Atlanta, Ga. – “chromatic black” has launched Season Two of the Ida B. Wells Fund and calls for entries in short ﬁlmmaking and two new categories – visual arts and creative placemaking. This season, the fund expands to offer awards ranging from $1,000 to $25,000 in three categories– short-form ﬁlmmaking, creative placemaking and visual arts.
Ida B. Wells Fund competition is open to storytellers whose original work explores the spirit of exploration and deepens our collective literacy. Here are key dates for the fund.
The Short Film Fund applications will support ﬁve Black ﬁlmmakers with $15,000 each (a total of $75.000). Short form ﬁlm applications open on July 16, 2022. Deadline for submission is Aug. 27, 2022. Short Film winners will be announced on Sept. 23, 2022.
The Visual Art Fund will support 12 visual artists at $1000 each (a total of $12,000). Visual arts applications launch on July 21, 2022. Deadline for submission is Aug. 31, 2022. Visual arts winners will be announced on Sept. 23, 2022.
The Creative Placemaking Fund will support four creative placemakers at $25,000. Creative placemaking making applications open on Oct. 1. The deadline for submission is December
1. Winners will be announced on Feb. 14, 2022.
The Ida B. Wells Fund partners with artist – activists across a spectrum of creative disciplines. This year, the fund has two new developments – a new curatorial leadership of chromatic black’s Artistic Director, Jessica Green and three categories – shortform ﬁlmmaking, creative placemaking and visual arts.
“We are equity architects. We are building cultural power by partnering with dope artists, creative teams and communities. For impact investors, we tie up the messy middle connecting folks to the next wave of Black smarts, creativity, vision, grit, and determination” says Angela Harmon, co-founder and an Emmy-nominated storyteller, ﬁlmmaker, and creative director chromatic black.
Ida B. Wells Fund Short Film Competition
The award recipients will be chosen by an interdisciplinary panel composed of expert curators, ﬁlmmakers, producers, other arts professionals, scholars and winners from last year in a thorough, multi-step review process.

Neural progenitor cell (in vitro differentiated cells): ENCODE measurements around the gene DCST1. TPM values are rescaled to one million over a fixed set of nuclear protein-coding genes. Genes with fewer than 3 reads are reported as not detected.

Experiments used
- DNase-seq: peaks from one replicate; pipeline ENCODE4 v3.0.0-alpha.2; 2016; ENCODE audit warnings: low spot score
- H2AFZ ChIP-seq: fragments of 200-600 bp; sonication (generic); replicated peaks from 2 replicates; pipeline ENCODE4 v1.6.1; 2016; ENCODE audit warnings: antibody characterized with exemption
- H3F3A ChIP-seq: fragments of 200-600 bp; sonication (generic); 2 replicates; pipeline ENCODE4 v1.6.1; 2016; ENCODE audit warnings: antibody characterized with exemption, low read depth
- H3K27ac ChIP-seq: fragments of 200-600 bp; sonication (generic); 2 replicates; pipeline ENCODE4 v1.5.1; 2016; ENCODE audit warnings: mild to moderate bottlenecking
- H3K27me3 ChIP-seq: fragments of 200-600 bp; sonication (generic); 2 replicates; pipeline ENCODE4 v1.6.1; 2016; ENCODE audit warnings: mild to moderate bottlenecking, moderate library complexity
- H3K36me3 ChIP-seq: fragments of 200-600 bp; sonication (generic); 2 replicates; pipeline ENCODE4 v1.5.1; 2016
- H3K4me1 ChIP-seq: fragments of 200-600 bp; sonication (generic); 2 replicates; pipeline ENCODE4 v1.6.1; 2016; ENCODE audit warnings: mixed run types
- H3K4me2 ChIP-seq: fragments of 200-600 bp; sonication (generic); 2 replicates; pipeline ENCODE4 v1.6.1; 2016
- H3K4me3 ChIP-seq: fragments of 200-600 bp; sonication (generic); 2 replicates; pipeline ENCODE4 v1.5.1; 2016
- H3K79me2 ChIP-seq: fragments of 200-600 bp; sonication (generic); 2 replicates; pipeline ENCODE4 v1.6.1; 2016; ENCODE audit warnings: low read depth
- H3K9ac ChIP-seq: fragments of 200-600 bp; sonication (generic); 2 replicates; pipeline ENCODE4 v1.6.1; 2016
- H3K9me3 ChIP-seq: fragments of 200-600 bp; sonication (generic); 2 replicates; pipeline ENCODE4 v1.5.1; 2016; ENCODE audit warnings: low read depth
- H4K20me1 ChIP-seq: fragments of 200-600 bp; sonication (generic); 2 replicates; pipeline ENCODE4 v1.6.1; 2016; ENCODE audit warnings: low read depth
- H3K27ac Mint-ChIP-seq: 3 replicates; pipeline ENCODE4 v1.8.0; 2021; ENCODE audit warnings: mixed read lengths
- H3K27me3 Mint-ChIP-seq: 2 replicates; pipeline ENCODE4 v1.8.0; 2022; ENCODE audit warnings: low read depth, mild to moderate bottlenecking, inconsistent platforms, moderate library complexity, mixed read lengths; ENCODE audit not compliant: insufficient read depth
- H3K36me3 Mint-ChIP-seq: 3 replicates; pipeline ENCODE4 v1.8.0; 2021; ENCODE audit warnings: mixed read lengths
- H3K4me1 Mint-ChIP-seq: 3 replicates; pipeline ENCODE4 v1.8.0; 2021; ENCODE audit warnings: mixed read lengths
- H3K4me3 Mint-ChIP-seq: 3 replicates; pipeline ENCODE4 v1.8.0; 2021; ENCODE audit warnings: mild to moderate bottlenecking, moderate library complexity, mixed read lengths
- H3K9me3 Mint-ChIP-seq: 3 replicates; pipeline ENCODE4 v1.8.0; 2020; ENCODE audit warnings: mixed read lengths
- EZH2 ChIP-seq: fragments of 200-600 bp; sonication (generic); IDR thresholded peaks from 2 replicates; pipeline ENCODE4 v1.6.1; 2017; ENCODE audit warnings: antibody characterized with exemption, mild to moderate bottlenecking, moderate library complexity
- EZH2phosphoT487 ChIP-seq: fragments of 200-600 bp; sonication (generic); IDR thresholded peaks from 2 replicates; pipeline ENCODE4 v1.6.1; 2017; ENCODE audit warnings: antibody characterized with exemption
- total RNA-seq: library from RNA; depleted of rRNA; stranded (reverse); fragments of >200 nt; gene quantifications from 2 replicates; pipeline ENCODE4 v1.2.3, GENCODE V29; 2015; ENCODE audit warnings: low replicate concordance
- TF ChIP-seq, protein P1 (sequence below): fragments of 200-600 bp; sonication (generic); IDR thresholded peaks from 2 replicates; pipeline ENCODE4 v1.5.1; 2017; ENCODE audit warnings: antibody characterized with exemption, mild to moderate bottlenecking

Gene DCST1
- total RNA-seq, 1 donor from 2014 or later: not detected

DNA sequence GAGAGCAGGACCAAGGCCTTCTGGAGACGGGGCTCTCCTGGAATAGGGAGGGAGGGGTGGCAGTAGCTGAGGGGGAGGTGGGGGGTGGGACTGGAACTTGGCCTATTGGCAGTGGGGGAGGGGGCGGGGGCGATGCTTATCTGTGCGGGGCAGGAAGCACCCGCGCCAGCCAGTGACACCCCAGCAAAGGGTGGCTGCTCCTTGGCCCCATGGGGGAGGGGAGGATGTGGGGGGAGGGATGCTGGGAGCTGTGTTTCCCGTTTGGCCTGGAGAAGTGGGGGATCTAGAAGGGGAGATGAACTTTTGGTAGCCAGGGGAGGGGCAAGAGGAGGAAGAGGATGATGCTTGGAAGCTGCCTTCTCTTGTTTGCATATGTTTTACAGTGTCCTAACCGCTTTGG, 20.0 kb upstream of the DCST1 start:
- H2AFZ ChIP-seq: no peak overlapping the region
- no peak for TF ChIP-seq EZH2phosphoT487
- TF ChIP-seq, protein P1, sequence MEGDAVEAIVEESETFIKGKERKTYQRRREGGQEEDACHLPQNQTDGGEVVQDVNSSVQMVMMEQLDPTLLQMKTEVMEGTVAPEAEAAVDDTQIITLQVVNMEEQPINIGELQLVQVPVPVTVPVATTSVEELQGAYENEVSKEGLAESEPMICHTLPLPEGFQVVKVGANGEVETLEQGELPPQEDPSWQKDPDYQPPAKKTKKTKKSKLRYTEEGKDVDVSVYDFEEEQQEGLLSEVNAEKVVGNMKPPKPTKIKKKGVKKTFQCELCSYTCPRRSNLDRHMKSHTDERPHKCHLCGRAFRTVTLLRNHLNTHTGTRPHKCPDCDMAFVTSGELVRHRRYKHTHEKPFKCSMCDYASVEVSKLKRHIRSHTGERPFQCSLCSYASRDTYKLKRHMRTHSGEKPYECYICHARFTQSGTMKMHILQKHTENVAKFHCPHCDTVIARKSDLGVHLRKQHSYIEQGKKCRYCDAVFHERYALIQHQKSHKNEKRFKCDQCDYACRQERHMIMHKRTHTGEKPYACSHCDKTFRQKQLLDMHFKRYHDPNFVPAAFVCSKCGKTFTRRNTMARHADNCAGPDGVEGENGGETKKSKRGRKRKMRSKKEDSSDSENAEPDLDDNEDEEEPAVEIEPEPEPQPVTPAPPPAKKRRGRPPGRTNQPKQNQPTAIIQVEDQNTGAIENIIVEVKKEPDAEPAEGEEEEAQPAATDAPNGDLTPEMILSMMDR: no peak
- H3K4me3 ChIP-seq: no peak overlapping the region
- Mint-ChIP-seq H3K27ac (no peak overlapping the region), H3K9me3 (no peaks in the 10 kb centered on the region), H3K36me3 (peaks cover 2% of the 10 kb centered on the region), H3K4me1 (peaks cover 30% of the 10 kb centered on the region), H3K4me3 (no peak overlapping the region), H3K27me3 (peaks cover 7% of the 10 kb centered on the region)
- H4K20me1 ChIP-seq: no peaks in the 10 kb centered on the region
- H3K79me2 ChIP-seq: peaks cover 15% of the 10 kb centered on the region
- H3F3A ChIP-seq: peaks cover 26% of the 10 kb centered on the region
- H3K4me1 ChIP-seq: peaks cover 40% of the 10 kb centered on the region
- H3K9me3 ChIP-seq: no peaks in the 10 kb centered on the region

“Ida B. Wells Fund enables ﬁlmmakers to take disruptive risks with new original works,” says Aunjanue Ellis, Oscar Nominee, Actress, and Writer.
The fund will invest in ﬁve projects that critique dominant social and historical narratives and embody artistic attributes: commitment, communal meaning, disruption, cultural integrity, emotional experience, risktaking, coherence, openness, stickiness, and resourcefulness.
Winners of last year’s ﬁlm fund at $10,000 each include Lamard W Cher-Aime’s “Captain Zero: The Animated Series” which speaks to the importance of mental health awareness in the Black communities and Christine Swanson’s “Sunflower: The Fannie Lou Hamer Story” staring Academy Award nominee Aunjanue Ellis.
Ida B. Wells Fund Expands Includes Visual and Creative Placemaking In addition, the Ida B. Wells Fund will expand to visual arts and creative placemaking.
“Not only are artists producers of aesthetic objects and creators of experiences, they help to make places healthier, more equitable, and sustainable,” said Artistic Director, Jessica Green. The expansion of the fund to include creative placemaking is an acknowledgment of creativity as a radical act of resistance.”
Black placemaking is a reclamation of space rooted in remembrance. The fund acknowledges this praxis of remembrance, reclamation, and renewal as a creative act of resistance. The fund will partner with cultural bearers fortifying our participation in the public commons.
Visit the Ida B. Wells Fund to apply and for additional updates.